Cracked Heat Exchange

Originally Posted By: phughes
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What is the best way to determine if the heat exchange in a gas furnace is cracked?

If your using a carbon monoxide checker, which brand and model do you recommend?

Originally Posted By: dbush
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The best way is to have an HVAC guy come in and take it apart.

Short of that, look for rust settling in the heat tubes, use a mirror to look at the bottom of the heat exchanger through the tubes, and watch for a "jumping" of the flames.

I use the Bacharach Monoxer II. I like it and everyone I have talked with prefers it over others.


Dave Bush
MAB Member


Originally Posted By: lwilliams
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What about checking all registers for soot residue? Not conclusive but usually an indication.

Originally Posted By: Blaine Wiley
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Look for flame roll when the blower motor starts.

Originally Posted By: rsummers
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Dave I think you are right the best way is to call the HVAC contractor out. I also use a Bacharach Monoxer II and think its the best. Some times its impossible to see a crack with out removing the Burners and that’s out of the scope of an inspection. Blaine is also correct with the distortion of the flame when the blower comes on. Unless you have the blower door off in a small closet the fan shouldn’t distort the flame. Its not an easy task some times locating a cracked Heat Exchanger and we all should probably state in our reports that we could not view the entire Heat Exchanger due to the fact that they are out of view with-out taking apart the furnace.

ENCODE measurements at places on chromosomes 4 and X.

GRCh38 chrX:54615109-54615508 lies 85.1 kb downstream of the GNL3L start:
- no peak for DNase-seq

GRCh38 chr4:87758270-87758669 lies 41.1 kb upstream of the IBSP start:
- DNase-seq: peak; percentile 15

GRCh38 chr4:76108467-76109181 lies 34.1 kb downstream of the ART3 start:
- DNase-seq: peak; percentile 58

Originally Posted By: mmahurin
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I have just joined Nachi, and have been doing inspections for about a year. In reguards to Heat exchangers, our local news in Detroit has done an expose on “shady” Home inspectors. The thing that was most disturbing is related to the inspection of the Furnance area. They brought in some guy from a technical school and he did a pre-inspection on the home to see how the other 8 inspectors who where called in seperately not knowing they where being watched by a hidden camera by the reporting who was disguised as a home buyer. Long story Short, The instructor stated there was a crack in the heat exchanger which all the inspectors missed. However, the instructor removed or dissasembled a front heat echanger cover panel to expose the whole front of the heat exchanger to find this crack. Therfore, the other inspectors where not able to see it. My question is your not always going to be able to tell from a C02 test level of say less than 5 ppm if there is a crack? And would large amounts of soot build-up in the burner area also mean or assume you have a cracked heat exchanger? The reporter went on to say to a viewing audience of 2-million plus that a Home inspector should always visual check the heat exchanger, which was just wrong. So now I have customers who expect that, when I tell them it is not part of the required practices of ASHI, NAHI NACHI certified inspectors they question as to why. I also tell them you can’t believe everthing you hear on news storys’s because they are trying to create a story or sensationalize it. Plus we are not licensed experts for Heating and cooling and cannot legally dissasemble furnaces to view the heat exchanger completely. Any thoughts? Thanks Mike P.S. If any of you have a tried and proven check list or steps you use to inspect Forced air gas furnaces please let me know.